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I know there are other uses for the Turkish cast on than toe-up socks, but that’s the only time I’ve used this cast on method.
If you wanted to work other small tubes with a seamless beginning — such as a doll arm or leg, or gloves if for some reason you were working from the fingers down — Turkish cast on would be a great choice.
You could also use it for bags worked from the center out with a different rate of increasing to make a flat circle.
What is Turkish Cast On?
Turkish cast on is a method for casting on a circular knitting project that involves making loops around two needles and then working stitches on each side of the loop.
I have no idea why it’s called Turkish cast on, though I do know it’s also sometimes called Eastern cast on.
It’s a pretty quick and easy method for beginning a toe-up sock, and it gives you a toe with no seam.
Advantages and Disadvantages
I think I just covered most of the advantages of working a Turkish cast on: it looks nice, makes a seamless beginning to a project and is pretty easy to do.
It does require a bit of concentration on the first round to make sure you’ve got all the stitches you’re supposed to have, but once you get past that it’s smooth knitting.
One disadvantage is that you really need to work this cast on with circular knitting needles — either one for the magic loop method or two for working with two circulars instead of double points. There’s a point in the cast on where the loops sit on the cable of the needle and I don’t know that it could easily be worked in another way.
If you want to use this cast on but prefer working on double points, you could do the cast on with a circular needle and work the setup round, then work the stitches onto DPNs to complete your project. Or you can work the figure 8 cast on instead.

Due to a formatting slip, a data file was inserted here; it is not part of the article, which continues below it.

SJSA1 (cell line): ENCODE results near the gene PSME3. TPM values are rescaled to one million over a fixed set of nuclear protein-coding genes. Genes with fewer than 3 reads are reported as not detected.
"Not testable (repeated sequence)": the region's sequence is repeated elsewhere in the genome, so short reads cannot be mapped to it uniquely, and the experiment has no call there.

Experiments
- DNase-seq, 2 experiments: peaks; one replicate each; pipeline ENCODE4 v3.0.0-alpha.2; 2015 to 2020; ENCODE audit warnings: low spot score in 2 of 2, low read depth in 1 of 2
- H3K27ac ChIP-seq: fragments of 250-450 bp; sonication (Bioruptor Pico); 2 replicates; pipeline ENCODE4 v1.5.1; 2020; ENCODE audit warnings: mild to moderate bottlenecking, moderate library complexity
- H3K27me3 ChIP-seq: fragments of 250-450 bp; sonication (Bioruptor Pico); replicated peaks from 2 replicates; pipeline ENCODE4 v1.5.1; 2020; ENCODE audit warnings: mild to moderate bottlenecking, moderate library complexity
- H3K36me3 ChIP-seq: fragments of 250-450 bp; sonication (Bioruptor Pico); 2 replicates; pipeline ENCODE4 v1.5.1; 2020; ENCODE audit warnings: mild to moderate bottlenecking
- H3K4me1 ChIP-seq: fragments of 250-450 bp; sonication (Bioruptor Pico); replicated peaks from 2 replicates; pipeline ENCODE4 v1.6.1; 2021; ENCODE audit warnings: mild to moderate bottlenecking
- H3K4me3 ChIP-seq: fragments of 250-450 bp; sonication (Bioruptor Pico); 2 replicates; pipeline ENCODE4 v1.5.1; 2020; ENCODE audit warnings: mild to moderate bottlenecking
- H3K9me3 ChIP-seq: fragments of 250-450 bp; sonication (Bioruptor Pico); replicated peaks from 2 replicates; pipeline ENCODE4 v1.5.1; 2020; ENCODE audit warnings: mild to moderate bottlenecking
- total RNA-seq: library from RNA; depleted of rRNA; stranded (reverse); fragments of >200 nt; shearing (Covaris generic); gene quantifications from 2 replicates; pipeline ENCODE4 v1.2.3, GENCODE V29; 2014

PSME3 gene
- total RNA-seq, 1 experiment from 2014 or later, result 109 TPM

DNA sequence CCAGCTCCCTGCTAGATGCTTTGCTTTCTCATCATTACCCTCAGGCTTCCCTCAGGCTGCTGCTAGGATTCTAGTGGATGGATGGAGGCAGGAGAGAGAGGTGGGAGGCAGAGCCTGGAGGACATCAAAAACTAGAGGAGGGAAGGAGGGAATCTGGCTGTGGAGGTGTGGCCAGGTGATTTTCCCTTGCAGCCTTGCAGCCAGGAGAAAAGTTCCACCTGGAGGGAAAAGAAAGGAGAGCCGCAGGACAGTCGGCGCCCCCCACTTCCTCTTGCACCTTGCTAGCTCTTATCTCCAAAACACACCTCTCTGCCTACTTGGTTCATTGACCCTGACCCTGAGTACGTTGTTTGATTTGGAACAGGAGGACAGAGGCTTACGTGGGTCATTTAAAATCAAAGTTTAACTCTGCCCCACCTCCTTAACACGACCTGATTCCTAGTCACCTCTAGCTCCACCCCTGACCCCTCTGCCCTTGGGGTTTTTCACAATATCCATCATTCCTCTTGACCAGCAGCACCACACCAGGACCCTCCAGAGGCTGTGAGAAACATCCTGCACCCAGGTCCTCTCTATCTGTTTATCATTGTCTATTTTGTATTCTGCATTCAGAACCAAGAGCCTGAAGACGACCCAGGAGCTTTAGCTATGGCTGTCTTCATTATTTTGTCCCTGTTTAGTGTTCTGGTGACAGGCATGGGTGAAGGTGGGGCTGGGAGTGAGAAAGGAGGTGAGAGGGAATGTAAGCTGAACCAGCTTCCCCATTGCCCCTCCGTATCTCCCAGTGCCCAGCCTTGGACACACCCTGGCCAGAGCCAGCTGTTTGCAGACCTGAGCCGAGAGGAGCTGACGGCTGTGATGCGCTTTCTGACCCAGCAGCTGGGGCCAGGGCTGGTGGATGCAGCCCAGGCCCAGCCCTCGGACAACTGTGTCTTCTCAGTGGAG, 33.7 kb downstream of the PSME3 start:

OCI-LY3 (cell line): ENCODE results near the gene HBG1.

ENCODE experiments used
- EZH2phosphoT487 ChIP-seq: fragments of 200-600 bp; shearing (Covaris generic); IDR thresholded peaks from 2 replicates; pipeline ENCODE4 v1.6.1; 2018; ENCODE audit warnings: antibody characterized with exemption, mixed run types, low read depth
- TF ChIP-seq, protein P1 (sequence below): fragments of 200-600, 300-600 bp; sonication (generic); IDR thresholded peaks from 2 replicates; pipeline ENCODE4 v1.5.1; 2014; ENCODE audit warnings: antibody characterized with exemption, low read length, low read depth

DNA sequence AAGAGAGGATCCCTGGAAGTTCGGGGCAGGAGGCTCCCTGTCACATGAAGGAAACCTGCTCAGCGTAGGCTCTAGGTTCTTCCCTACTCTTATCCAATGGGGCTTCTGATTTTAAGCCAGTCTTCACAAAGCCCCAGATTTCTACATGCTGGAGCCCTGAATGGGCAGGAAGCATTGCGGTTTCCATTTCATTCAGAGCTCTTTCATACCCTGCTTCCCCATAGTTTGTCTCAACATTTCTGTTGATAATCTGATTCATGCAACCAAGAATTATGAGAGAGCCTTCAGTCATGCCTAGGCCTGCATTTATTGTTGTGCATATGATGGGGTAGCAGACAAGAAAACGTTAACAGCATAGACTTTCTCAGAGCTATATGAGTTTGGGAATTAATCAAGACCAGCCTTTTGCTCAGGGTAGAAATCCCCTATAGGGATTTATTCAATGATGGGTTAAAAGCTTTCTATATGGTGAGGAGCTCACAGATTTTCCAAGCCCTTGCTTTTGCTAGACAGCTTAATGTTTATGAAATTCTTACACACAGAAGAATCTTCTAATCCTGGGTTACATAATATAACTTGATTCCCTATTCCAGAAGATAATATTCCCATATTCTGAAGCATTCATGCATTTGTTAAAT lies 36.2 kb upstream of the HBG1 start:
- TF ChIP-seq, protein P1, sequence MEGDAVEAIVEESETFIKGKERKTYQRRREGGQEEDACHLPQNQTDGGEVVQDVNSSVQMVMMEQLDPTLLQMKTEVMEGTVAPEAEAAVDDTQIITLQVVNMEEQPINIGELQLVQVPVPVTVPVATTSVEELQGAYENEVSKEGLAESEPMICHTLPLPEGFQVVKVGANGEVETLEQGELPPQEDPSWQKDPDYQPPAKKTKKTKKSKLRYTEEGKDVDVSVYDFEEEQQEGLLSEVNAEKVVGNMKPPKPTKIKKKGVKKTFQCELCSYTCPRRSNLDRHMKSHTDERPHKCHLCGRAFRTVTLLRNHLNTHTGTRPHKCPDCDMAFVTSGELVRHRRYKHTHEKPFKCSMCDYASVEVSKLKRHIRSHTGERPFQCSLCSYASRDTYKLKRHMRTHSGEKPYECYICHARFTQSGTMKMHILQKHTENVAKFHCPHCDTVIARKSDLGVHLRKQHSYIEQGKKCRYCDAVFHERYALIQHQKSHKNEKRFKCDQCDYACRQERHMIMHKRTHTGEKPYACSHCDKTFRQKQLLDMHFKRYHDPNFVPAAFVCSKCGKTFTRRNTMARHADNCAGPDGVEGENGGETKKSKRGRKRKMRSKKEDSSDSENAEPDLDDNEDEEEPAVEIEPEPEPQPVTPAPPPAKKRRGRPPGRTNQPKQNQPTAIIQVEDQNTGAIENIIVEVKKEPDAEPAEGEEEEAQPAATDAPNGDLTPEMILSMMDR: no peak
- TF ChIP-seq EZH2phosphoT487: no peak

How to Knit the Turkish Cast On
For demonstration purposes I’m using worsted weight yarn and a size 8 US/5mm circular knitting needle. Of course this works with any weight of yarn and any needle size, but again you need a circular needle or two to make it work.
Begin with a slip knot.
Put your needles parallel to each other, with the slip knot on the top needle. I have my needles pointing to the left but you can do it either way.
Wrap the yarn counter clockwise around the needles. This counts as two stitches: one on the top needle and one on the bottom. The slip knot does not count as a stitch.
Continue to wrap the yarn around the needles until you have as many loops as half the number you need to cast on. I have five loops for 10 stitches on mine.
Turn the needles to face the right if you haven’t already, and pull the bottom needle out so the loops are hanging on the cable. Make sure you hold onto the yarn tail so you don’t lose a stitch here.
Knit the stitches from the top needle.
Gently pull on the needle so the stitches you just worked are on the cable and push the loops from the bottom up onto the other needle so they can be knit. Here you’ll find the slip knot, which you can slip off the needle. Again hold onto your end and be mindful of all the stitches as you go.
Knit across these stitches. Make sure you have the same number of stitches on each side when you’re knit the first round, then continue according to your pattern instructions.
Tips for Working Turkish Cast On
Most of the time when I’m writing about different cast on methods I’ll say that you can work them without the slip knot, but in this case the slip knot is important for stability, so don’t try to skip it. You’ll be removing it anyway so it’s not a big deal.
The main thing to watch out for when working Turkish cast on is that you don’t drop the first stitch or the last stitch on either side of your needles. Since these “stitches” are really just loops of yarn, there’s nothing holding them in place until you knit with them.
But once you’ve worked that first round of stitches, you can go on with any stitch pattern, begin to increase for your sock toe, whatever the pattern calls for.